Other media workers profiled in the book include Elizabeth Gonzalez, JR Valrey, Tracy Rosenberg, Greg Landau, Maureen Gosling, Josh Wolf, and Jose Manuel Martinez.
In an eye-opening look at the creative lives of twelve San Francisco Bay Area media pioneers, Maiden documents the existence of a progressive social consciousness that was “hidden in plain sight” during years when no one thought there was a movement. Written incisively and illustrated with well-crafted photographs, this volume can be an inspiration to anyone seeking to start or strengthen a media career outside the corporate mainstream.
Here is an excerpt:
It was a struggle for Rodriguez to get a decent education in the Oakland schools. She went to Catholic School until the seventh grade, when her parents sent her to Mexico City for junior high so she would be in a better and safer learning environment. After returning, she broke the rules to go to San Leandro High School while living in Oakland, got caught, and then finished high school at Oakland’s Skyline High.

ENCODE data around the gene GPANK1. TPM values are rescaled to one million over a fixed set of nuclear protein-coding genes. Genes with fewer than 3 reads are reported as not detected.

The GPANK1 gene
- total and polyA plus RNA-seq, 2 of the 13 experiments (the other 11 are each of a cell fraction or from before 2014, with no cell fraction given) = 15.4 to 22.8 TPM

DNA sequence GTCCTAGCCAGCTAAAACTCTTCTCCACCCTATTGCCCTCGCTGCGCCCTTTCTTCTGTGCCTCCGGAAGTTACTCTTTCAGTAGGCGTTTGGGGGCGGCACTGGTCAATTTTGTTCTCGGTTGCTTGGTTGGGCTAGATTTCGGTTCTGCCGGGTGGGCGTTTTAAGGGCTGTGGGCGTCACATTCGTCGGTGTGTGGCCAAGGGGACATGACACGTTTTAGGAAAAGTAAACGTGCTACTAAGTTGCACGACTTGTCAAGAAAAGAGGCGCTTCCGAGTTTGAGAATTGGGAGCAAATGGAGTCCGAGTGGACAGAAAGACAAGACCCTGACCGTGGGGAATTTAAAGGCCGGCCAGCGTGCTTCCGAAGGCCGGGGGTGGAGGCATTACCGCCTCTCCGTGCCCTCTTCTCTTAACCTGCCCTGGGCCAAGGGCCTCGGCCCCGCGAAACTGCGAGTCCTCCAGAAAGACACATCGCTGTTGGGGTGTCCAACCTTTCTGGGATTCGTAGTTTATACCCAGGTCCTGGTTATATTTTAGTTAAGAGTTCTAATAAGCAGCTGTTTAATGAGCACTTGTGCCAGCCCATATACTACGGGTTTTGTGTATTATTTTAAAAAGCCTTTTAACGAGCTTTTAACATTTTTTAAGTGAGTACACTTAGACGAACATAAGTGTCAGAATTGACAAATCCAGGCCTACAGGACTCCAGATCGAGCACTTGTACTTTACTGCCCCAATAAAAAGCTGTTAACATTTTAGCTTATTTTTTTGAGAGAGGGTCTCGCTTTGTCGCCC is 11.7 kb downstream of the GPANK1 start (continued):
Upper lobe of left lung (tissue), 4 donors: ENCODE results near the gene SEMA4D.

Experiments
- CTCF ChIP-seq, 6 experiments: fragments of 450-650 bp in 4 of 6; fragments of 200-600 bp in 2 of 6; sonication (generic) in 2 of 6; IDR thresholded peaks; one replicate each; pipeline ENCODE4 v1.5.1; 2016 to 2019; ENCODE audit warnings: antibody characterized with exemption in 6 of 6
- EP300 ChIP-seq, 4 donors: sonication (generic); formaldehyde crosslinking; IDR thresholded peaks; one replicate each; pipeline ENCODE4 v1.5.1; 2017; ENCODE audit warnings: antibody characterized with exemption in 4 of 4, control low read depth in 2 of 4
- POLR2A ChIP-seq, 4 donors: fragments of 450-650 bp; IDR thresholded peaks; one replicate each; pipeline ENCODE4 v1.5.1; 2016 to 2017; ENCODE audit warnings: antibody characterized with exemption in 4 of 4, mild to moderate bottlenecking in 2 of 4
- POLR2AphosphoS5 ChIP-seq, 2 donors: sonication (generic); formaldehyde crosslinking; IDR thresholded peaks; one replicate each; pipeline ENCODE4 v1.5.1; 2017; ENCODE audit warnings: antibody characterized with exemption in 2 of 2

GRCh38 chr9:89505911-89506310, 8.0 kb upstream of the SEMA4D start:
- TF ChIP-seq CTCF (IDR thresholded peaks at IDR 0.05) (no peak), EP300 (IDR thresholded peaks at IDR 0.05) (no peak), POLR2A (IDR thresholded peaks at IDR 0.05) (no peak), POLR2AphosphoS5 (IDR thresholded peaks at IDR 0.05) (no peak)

She likes Oakland, but is concerned about the pervasive violence there... “I grew up in Oakland, attended Oakland schools, I was scared as a child, I was scared as a teen, and now as an adult, I am still scared at times.” Despite the fear, and the sub-par instruction she received in high school, she excelled and took Saturday and summer school classes for teens at UC Berkeley. When she graduated, she was admitted to Cal with a number of community scholarships.
In 1999 she met a Chicana artist who saw her talent, and suggested she should make a trip to Self-Help Graphics, a well-established barrio art center in Los Angeles, and participate in putting together a portfolio of prints done by women. She went, and was the youngest artist there. The effort changed her perspective. “I was introduced into the world that is Chicana art,” she said, “and from there I decided to focus on my art. I really felt like I could succeed at it.”